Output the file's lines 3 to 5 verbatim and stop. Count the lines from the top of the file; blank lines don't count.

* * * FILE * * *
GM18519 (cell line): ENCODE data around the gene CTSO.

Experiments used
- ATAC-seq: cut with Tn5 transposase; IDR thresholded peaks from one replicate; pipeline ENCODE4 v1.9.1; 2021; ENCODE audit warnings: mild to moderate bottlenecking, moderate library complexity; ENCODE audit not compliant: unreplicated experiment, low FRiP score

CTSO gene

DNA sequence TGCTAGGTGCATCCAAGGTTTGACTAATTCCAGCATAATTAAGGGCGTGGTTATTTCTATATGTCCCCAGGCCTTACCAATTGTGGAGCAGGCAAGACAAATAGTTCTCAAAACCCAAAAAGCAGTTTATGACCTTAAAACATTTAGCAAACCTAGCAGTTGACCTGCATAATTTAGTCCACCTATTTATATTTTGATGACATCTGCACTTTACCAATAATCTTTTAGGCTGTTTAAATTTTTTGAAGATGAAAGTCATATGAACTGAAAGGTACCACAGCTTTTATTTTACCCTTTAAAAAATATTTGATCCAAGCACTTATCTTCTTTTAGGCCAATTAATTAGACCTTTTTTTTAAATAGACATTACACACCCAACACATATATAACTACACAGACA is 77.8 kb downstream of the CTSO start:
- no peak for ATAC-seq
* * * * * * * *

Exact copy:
- ATAC-seq: cut with Tn5 transposase; IDR thresholded peaks from one replicate; pipeline ENCODE4 v1.9.1; 2021; ENCODE audit warnings: mild to moderate bottlenecking, moderate library complexity; ENCODE audit not compliant: unreplicated experiment, low FRiP score

CTSO gene

DNA sequence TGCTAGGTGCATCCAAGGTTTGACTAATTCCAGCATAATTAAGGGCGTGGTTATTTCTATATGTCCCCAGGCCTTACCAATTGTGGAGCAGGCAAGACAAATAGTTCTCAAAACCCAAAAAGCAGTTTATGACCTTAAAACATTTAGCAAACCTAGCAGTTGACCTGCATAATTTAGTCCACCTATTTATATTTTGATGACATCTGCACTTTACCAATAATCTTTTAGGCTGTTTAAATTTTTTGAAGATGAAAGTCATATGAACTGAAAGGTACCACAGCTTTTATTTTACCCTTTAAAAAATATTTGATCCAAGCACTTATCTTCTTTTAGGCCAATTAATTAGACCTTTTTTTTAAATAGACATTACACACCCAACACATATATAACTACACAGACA is 77.8 kb downstream of the CTSO start: